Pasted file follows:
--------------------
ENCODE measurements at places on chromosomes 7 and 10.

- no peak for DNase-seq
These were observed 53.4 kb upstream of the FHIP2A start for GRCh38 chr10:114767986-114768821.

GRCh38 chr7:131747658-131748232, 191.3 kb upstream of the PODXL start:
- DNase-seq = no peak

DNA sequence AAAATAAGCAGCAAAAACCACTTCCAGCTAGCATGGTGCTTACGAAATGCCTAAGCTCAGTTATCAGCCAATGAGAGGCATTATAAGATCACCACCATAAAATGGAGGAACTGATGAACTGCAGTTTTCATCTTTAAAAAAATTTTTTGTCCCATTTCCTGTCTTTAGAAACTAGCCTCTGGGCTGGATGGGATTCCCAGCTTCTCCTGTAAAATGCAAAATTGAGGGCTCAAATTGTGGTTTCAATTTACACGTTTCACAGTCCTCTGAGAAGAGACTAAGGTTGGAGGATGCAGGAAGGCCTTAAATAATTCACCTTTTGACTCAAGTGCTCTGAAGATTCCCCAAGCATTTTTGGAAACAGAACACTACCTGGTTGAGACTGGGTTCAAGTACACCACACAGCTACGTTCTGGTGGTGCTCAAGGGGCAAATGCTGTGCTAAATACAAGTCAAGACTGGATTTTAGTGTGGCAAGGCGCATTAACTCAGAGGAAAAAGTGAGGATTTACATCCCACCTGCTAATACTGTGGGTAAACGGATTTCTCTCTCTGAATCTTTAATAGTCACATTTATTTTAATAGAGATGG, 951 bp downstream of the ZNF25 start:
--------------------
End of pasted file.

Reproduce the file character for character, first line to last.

ENCODE measurements at places on chromosomes 7 and 10.

- no peak for DNase-seq
These were observed 53.4 kb upstream of the FHIP2A start for GRCh38 chr10:114767986-114768821.

GRCh38 chr7:131747658-131748232, 191.3 kb upstream of the PODXL start:
- DNase-seq = no peak

DNA sequence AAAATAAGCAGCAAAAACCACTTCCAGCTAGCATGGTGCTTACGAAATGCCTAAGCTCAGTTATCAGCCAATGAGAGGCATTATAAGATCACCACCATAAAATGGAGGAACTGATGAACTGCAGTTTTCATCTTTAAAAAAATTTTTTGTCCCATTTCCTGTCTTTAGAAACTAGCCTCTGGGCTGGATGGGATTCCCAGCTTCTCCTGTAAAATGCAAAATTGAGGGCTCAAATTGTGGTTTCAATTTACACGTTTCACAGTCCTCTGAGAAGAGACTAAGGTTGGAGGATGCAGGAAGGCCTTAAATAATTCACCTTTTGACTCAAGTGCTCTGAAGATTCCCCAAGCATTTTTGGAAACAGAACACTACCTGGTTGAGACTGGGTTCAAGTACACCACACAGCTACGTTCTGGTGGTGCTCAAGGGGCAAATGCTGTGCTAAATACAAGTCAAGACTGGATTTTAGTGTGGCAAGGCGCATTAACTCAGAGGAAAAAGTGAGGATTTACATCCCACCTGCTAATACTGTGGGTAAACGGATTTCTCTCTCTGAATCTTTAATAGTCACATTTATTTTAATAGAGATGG, 951 bp downstream of the ZNF25 start: